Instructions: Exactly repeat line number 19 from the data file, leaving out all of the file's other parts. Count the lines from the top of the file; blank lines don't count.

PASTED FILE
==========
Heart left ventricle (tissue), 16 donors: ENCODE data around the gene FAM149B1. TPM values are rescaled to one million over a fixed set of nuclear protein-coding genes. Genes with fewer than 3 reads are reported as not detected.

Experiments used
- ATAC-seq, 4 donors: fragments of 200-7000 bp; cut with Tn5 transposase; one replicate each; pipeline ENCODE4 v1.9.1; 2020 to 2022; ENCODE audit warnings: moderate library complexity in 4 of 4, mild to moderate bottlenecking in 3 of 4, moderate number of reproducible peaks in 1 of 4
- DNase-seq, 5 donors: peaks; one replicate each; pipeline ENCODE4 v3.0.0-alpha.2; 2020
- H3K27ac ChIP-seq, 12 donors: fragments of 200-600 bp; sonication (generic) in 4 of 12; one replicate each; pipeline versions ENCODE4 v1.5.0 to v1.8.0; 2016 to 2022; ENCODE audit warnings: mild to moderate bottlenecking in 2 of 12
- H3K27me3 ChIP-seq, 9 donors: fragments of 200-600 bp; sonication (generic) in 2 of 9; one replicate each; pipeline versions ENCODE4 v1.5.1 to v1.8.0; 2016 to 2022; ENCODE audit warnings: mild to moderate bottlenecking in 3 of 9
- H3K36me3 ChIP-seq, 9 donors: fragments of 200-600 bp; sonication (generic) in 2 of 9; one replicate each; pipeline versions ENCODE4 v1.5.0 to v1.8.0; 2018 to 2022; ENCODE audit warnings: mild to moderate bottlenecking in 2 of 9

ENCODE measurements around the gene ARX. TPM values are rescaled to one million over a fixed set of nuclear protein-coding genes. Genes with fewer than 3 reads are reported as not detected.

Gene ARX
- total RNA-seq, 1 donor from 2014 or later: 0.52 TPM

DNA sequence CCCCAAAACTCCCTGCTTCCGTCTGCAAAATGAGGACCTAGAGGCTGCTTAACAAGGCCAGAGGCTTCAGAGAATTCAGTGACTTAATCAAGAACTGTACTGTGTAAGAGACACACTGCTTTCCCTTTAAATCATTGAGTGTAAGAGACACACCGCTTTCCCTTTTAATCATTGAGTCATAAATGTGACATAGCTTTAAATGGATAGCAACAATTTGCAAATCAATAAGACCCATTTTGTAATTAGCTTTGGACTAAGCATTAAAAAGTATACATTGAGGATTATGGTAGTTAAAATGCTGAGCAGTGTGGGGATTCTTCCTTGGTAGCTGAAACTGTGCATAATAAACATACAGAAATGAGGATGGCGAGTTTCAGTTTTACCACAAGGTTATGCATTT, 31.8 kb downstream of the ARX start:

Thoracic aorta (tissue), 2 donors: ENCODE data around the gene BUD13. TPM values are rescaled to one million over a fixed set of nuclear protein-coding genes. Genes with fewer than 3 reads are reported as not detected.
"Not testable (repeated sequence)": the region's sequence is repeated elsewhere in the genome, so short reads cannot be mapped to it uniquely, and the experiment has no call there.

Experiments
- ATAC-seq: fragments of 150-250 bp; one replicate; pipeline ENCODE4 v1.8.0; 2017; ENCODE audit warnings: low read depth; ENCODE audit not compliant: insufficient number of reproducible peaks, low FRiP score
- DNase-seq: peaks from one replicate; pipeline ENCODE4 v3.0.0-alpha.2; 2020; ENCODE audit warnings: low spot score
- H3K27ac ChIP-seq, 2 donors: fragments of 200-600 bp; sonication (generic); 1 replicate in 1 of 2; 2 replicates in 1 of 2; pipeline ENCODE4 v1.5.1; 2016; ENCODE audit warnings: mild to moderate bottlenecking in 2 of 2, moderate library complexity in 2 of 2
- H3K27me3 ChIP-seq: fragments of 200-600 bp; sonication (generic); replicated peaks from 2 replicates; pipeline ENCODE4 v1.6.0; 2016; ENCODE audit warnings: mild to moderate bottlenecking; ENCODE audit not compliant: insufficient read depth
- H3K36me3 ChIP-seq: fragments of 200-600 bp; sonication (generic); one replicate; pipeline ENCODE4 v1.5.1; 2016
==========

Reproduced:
- H3K36me3 ChIP-seq: fragments of 200-600 bp; sonication (generic); one replicate; pipeline ENCODE4 v1.5.1; 2016